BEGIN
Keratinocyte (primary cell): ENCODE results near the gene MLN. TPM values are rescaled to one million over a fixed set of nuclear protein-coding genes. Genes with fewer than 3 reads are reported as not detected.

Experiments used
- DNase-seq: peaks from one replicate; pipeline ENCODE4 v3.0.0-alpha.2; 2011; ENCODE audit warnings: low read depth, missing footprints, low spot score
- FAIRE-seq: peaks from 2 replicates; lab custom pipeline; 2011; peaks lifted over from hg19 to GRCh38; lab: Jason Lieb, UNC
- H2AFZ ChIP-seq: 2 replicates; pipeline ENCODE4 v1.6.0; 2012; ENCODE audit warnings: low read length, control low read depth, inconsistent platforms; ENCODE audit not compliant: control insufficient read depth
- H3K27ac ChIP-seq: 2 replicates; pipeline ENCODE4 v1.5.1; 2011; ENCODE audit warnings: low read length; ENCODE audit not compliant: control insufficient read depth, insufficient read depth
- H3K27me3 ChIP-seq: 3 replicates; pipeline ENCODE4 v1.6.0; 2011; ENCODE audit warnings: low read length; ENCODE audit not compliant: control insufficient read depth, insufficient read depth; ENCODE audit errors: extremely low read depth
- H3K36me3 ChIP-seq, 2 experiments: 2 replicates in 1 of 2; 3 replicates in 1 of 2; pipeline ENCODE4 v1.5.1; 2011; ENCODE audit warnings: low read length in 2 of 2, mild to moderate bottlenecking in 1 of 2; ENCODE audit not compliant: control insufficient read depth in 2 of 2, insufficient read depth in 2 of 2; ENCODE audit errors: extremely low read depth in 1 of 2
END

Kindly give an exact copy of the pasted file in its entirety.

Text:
Keratinocyte (primary cell): ENCODE results near the gene MLN. TPM values are rescaled to one million over a fixed set of nuclear protein-coding genes. Genes with fewer than 3 reads are reported as not detected.

Experiments used
- DNase-seq: peaks from one replicate; pipeline ENCODE4 v3.0.0-alpha.2; 2011; ENCODE audit warnings: low read depth, missing footprints, low spot score
- FAIRE-seq: peaks from 2 replicates; lab custom pipeline; 2011; peaks lifted over from hg19 to GRCh38; lab: Jason Lieb, UNC
- H2AFZ ChIP-seq: 2 replicates; pipeline ENCODE4 v1.6.0; 2012; ENCODE audit warnings: low read length, control low read depth, inconsistent platforms; ENCODE audit not compliant: control insufficient read depth
- H3K27ac ChIP-seq: 2 replicates; pipeline ENCODE4 v1.5.1; 2011; ENCODE audit warnings: low read length; ENCODE audit not compliant: control insufficient read depth, insufficient read depth
- H3K27me3 ChIP-seq: 3 replicates; pipeline ENCODE4 v1.6.0; 2011; ENCODE audit warnings: low read length; ENCODE audit not compliant: control insufficient read depth, insufficient read depth; ENCODE audit errors: extremely low read depth
- H3K36me3 ChIP-seq, 2 experiments: 2 replicates in 1 of 2; 3 replicates in 1 of 2; pipeline ENCODE4 v1.5.1; 2011; ENCODE audit warnings: low read length in 2 of 2, mild to moderate bottlenecking in 1 of 2; ENCODE audit not compliant: control insufficient read depth in 2 of 2, insufficient read depth in 2 of 2; ENCODE audit errors: extremely low read depth in 1 of 2